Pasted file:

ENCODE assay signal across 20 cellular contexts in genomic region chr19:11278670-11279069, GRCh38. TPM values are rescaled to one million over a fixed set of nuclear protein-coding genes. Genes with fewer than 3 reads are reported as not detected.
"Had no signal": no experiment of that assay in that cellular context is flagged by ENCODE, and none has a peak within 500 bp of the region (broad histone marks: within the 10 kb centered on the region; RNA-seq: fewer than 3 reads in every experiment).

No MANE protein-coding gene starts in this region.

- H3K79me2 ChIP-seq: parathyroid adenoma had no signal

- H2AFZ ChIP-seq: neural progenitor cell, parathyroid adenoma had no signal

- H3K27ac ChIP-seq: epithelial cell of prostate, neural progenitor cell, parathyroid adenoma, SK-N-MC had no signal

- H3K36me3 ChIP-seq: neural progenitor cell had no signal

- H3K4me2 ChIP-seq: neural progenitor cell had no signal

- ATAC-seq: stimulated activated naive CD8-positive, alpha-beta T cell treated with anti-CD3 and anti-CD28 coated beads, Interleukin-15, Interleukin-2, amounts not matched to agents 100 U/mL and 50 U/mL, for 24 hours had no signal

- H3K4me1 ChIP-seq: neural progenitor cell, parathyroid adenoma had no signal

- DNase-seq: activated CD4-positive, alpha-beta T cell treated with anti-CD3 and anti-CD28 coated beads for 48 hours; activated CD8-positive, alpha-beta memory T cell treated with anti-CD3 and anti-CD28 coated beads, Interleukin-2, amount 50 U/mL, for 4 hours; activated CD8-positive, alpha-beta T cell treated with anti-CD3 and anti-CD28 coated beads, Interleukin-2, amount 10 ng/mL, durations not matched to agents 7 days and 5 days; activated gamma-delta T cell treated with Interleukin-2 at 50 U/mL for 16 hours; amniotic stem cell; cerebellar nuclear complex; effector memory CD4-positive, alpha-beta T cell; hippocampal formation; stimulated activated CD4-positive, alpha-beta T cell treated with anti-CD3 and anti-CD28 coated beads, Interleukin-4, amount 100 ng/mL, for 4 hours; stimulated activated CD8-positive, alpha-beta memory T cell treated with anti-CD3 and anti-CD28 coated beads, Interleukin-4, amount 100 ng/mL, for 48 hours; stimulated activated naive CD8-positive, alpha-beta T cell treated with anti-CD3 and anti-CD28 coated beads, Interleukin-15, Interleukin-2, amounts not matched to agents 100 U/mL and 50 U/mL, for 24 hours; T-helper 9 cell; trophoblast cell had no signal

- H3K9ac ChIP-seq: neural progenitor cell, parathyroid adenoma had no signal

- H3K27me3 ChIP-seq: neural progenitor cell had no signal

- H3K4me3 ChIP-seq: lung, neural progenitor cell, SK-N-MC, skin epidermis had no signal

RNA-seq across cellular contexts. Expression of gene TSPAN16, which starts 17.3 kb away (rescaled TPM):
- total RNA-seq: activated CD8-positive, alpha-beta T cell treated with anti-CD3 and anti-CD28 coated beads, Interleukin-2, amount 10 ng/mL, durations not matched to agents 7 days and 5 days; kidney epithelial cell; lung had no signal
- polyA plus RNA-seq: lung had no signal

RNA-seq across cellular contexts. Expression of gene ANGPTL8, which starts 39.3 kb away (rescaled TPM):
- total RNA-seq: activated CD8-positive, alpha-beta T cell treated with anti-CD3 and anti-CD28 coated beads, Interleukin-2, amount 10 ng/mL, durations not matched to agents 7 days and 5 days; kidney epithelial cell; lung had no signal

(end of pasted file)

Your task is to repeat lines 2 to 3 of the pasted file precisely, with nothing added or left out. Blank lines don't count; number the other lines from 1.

"Had no signal": no experiment of that assay in that cellular context is flagged by ENCODE, and none has a peak within 500 bp of the region (broad histone marks: within the 10 kb centered on the region; RNA-seq: fewer than 3 reads in every experiment).

No MANE protein-coding gene starts in this region.